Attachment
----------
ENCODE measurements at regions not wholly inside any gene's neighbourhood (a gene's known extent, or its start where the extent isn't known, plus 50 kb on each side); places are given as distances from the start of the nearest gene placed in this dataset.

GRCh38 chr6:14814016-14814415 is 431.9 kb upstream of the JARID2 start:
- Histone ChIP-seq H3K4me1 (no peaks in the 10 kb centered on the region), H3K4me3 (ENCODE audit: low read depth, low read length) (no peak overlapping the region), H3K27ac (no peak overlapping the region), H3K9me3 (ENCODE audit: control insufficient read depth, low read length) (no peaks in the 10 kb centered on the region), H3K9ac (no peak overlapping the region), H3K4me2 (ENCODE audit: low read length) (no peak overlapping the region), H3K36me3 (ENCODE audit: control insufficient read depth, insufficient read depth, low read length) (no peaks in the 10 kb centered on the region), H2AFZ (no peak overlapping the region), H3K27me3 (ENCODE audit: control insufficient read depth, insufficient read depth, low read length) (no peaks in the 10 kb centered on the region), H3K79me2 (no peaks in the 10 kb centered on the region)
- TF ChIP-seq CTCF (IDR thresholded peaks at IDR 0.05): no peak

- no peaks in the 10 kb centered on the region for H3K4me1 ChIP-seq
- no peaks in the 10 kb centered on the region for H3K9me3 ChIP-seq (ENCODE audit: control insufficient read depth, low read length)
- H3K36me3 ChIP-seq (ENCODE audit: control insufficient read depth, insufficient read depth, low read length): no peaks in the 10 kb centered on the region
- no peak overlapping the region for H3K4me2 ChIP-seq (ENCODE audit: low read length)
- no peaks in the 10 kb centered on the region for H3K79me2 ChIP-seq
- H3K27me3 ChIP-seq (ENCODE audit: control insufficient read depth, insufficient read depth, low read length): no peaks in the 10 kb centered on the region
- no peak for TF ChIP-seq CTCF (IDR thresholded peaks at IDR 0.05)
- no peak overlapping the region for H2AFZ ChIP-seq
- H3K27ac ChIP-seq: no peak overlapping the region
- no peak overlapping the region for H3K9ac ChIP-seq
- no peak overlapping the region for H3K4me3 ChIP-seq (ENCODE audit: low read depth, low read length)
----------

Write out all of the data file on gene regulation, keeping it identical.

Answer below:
ENCODE measurements at regions not wholly inside any gene's neighbourhood (a gene's known extent, or its start where the extent isn't known, plus 50 kb on each side); places are given as distances from the start of the nearest gene placed in this dataset.

GRCh38 chr6:14814016-14814415 is 431.9 kb upstream of the JARID2 start:
- Histone ChIP-seq H3K4me1 (no peaks in the 10 kb centered on the region), H3K4me3 (ENCODE audit: low read depth, low read length) (no peak overlapping the region), H3K27ac (no peak overlapping the region), H3K9me3 (ENCODE audit: control insufficient read depth, low read length) (no peaks in the 10 kb centered on the region), H3K9ac (no peak overlapping the region), H3K4me2 (ENCODE audit: low read length) (no peak overlapping the region), H3K36me3 (ENCODE audit: control insufficient read depth, insufficient read depth, low read length) (no peaks in the 10 kb centered on the region), H2AFZ (no peak overlapping the region), H3K27me3 (ENCODE audit: control insufficient read depth, insufficient read depth, low read length) (no peaks in the 10 kb centered on the region), H3K79me2 (no peaks in the 10 kb centered on the region)
- TF ChIP-seq CTCF (IDR thresholded peaks at IDR 0.05): no peak

- no peaks in the 10 kb centered on the region for H3K4me1 ChIP-seq
- no peaks in the 10 kb centered on the region for H3K9me3 ChIP-seq (ENCODE audit: control insufficient read depth, low read length)
- H3K36me3 ChIP-seq (ENCODE audit: control insufficient read depth, insufficient read depth, low read length): no peaks in the 10 kb centered on the region
- no peak overlapping the region for H3K4me2 ChIP-seq (ENCODE audit: low read length)
- no peaks in the 10 kb centered on the region for H3K79me2 ChIP-seq
- H3K27me3 ChIP-seq (ENCODE audit: control insufficient read depth, insufficient read depth, low read length): no peaks in the 10 kb centered on the region
- no peak for TF ChIP-seq CTCF (IDR thresholded peaks at IDR 0.05)
- no peak overlapping the region for H2AFZ ChIP-seq
- H3K27ac ChIP-seq: no peak overlapping the region
- no peak overlapping the region for H3K9ac ChIP-seq
- no peak overlapping the region for H3K4me3 ChIP-seq (ENCODE audit: low read depth, low read length)